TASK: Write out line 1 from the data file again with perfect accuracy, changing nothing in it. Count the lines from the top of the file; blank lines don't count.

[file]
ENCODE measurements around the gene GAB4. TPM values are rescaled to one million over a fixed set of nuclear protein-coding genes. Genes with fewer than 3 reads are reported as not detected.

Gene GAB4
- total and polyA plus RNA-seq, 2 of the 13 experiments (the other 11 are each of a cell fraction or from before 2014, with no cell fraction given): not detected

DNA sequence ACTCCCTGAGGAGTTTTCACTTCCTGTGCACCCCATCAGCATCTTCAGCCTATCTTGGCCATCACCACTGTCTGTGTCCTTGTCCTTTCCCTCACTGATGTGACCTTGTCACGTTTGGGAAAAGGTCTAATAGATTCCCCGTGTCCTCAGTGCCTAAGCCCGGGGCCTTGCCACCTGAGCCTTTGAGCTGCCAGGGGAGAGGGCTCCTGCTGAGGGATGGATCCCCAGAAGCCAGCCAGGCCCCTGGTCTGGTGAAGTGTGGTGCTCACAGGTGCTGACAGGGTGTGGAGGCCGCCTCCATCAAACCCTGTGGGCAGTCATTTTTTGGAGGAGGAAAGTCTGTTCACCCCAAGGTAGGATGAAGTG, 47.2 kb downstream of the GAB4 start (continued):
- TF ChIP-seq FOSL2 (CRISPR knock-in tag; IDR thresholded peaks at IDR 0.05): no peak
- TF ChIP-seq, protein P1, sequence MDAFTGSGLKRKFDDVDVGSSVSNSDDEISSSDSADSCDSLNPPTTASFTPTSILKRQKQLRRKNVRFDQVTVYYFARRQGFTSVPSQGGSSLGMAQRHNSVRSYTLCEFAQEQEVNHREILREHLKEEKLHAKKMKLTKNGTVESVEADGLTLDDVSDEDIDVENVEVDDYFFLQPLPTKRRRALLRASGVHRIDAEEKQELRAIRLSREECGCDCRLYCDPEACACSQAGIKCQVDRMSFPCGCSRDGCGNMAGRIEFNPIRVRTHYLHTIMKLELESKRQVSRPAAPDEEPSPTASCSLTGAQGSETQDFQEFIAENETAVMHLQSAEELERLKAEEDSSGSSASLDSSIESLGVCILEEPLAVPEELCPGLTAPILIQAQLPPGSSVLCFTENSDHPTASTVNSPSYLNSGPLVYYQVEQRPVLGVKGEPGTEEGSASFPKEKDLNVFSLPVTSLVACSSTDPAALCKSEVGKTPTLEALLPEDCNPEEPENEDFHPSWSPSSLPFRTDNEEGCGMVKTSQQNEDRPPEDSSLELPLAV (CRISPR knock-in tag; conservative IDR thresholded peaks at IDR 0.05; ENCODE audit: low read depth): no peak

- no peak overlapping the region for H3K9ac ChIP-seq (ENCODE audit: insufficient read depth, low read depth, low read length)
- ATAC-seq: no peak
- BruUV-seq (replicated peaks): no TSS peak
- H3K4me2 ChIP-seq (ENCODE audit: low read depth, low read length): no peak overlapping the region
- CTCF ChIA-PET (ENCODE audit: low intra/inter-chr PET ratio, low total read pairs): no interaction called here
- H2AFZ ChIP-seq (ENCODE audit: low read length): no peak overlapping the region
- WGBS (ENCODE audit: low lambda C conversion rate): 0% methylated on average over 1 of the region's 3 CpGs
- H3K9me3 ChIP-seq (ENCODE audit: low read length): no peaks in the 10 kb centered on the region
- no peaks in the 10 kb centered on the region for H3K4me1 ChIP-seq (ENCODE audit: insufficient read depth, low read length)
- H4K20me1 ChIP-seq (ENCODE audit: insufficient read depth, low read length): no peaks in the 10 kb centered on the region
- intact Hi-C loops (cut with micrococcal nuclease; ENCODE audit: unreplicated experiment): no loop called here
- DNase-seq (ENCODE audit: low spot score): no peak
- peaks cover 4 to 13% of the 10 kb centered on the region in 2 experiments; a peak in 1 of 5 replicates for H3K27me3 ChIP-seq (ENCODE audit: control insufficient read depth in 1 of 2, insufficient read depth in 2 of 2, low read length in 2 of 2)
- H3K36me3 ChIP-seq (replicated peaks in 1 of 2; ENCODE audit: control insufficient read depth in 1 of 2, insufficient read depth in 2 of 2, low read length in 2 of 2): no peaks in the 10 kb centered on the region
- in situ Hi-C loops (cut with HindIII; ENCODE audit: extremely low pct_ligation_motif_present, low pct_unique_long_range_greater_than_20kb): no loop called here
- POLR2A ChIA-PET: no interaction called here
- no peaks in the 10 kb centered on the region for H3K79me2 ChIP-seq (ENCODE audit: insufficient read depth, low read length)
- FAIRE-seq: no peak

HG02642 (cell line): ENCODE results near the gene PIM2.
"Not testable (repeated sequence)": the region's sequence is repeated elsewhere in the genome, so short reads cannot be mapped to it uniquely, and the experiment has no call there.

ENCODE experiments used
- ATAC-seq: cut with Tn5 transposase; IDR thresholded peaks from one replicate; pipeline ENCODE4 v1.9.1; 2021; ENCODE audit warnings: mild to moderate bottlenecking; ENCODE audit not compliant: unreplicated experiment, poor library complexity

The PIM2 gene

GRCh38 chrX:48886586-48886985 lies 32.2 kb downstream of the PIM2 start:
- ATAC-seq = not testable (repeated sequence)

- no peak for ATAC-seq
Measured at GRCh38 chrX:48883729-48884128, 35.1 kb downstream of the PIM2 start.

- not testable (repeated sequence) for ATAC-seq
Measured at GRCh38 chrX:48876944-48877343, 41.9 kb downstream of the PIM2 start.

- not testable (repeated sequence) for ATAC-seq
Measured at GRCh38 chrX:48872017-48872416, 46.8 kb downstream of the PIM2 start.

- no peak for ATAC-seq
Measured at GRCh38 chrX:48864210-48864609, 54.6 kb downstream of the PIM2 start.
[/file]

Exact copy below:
ENCODE measurements around the gene GAB4. TPM values are rescaled to one million over a fixed set of nuclear protein-coding genes. Genes with fewer than 3 reads are reported as not detected.